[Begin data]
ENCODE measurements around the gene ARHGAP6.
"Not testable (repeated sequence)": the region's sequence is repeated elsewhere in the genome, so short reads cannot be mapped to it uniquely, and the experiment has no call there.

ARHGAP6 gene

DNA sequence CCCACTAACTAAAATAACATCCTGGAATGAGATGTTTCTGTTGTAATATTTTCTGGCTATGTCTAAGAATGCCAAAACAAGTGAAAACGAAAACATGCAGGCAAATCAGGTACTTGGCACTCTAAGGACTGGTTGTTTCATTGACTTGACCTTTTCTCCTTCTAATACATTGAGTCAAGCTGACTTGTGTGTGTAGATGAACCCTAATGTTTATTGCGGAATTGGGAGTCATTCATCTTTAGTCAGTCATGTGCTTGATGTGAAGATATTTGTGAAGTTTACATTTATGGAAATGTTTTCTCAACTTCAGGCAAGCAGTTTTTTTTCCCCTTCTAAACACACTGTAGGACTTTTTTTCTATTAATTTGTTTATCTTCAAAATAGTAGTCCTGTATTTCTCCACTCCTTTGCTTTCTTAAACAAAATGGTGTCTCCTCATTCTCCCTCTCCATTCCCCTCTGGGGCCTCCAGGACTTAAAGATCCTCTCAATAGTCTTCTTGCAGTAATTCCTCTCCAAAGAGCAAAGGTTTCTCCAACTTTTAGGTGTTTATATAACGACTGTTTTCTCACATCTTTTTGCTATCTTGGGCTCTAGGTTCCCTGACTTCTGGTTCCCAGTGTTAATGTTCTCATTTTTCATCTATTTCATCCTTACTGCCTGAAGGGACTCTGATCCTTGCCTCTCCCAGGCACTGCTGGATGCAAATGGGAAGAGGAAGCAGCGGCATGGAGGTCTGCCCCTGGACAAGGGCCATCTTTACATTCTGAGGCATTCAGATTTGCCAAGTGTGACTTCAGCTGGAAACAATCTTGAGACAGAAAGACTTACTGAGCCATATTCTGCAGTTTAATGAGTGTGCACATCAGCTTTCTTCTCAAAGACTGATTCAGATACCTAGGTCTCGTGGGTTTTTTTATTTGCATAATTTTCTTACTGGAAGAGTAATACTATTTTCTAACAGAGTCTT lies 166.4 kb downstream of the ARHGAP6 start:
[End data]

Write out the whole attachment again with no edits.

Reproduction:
ENCODE measurements around the gene ARHGAP6.
"Not testable (repeated sequence)": the region's sequence is repeated elsewhere in the genome, so short reads cannot be mapped to it uniquely, and the experiment has no call there.

ARHGAP6 gene

DNA sequence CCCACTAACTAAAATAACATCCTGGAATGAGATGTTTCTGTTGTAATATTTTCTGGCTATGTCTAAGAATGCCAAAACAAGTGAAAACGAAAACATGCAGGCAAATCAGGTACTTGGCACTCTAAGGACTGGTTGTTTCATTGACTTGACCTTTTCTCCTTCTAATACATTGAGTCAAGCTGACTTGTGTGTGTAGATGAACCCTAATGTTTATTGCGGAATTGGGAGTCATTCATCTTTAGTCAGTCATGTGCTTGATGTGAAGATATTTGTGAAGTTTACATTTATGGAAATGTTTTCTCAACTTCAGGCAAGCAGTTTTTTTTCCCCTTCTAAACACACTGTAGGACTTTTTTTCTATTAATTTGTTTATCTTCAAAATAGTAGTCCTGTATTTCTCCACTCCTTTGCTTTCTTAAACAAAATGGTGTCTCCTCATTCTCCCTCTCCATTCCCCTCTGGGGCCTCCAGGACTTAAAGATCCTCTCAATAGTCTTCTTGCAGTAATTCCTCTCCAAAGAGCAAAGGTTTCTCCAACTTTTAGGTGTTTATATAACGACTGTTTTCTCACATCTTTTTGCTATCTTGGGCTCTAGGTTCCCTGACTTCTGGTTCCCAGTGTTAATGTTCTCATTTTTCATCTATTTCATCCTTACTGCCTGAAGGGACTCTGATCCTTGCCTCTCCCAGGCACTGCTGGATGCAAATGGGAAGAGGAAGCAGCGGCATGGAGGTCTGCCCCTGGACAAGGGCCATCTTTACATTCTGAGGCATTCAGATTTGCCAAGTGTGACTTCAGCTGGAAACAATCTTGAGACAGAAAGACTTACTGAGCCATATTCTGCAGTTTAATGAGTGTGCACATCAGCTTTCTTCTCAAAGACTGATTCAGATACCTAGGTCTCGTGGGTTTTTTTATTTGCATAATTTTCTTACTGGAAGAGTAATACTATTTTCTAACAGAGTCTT lies 166.4 kb downstream of the ARHGAP6 start: